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Space and power limitations could constrain new development, which may cause an increase in colocation asking rates and lead more developers to explore vertical construction of data centres.
Founder and Editor, The Tech Capital
December 20, 2021 | 6:30 AM GMT
As the world continues to power through the Covid-19 pandemic, supply chain constraints could continue to impact the US data centre sector in 2022.
In its pre-year real estate outlook, CBRE warns of impeding rental prices due to further disruption caused by the health crisis.
“Supply chain disruptions, notably from the continued global impacts of the pandemic on international trade, could impair data centre development and delay the delivery of new supply,” it reads in the report.
“As uncertainty looms amid pandemic-related restrictions for markets outside of the U.S., particularly in Asia-Pacific, material shortages and increased shipping delays into U.S. ports have the potential to delay new facility developments and impact refresh cycles of data centres. These delays could drive up costs, potentially raising rents in affected markets 4%-6%.”
The real estate house also adverts to potential power constraints in the new year, which could threaten new developments in some of the world’s major data centre hotspots.
“Power requirements for data center occupiers will continue to grow, leading to larger lease deals and lower rents on a per kilowatt basis in 2022. Power constraints will remain the biggest threat to new developments in markets like Northern Virginia and Silicon Valley.
“ESG initiatives will also prompt providers to seek renewable and more efficient energy sources to power their centres.”
The authors also advert that markets with limited land availability will begin to see more vertical construction of data centre space.
There will also be a continued premium in asking rates at highly connected, high-quality data centres.
Business as usual
Elsewhere, CBRE expects 2022 to be business as usual. Data centre needs are set to continue to grow as cloud service providers and social media and content streaming companies expand and 5G, AI and edge computing gain traction, spurring development of additional capacity nationwide.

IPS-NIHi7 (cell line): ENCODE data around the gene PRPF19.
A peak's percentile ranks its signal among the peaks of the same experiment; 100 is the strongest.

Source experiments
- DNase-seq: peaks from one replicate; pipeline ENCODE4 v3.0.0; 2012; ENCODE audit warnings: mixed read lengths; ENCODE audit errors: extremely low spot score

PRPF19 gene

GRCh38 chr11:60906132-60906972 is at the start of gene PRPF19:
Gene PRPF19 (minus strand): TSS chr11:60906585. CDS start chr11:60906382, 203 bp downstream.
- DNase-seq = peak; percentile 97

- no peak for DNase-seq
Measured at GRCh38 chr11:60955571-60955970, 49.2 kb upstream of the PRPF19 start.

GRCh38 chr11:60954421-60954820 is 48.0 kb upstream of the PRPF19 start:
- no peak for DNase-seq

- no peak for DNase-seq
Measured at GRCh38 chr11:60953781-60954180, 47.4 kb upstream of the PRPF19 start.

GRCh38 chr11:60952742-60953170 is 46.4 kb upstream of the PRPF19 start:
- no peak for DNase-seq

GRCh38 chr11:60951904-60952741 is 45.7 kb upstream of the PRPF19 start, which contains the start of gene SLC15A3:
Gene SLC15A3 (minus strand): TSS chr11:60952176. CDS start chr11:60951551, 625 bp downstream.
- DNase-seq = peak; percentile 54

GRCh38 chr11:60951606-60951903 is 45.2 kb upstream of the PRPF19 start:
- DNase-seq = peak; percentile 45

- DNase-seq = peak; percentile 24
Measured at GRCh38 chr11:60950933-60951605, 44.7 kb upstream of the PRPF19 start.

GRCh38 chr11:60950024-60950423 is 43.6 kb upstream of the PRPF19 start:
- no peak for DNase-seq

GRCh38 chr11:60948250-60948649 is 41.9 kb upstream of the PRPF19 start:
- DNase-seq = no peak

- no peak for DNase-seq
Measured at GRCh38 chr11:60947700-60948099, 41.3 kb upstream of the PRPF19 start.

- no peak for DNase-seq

Since 2016, wholesale colocation inventory in primary markets (Northern Virginia, Silicon Valley, Chicago, New York Tri-State, Dallas, Phoenix and Atlanta) has more than doubled to 3.08 gigawatts (GW).
With 527.6 megawatts (MW) under construction in primary markets—an increase of nearly 350 MW from 2016—”the accelerated growth of the data centre sector will continue in 2022,” the authors say.
Secondary markets will continue to grow as developers seek to expand capacity, focusing on affordable land in favourable climates, network connectivity, clean and inexpensive power sources and favourable tax incentives.
Hillsboro, Oregon, which possesses many of these qualities, is expanding faster than other secondary markets and will see increased activity through 2022.
In terms of pricing, on average, pricing continues to decline across both primary and secondary markets, largely due to more competition as new data centres come online.
“Some lower-vacancy markets, as well as markets facing potential supply bottlenecks, are beginning to see prices flatten out or, in some instances, tick up,” it reads in the report.
“We anticipate this trend to continue in 2022, with space availability and power having the largest impact on asking rates. High-quality, highly connected assets such as carrier hotels will continue to command a premium for both new and existing tenants.”
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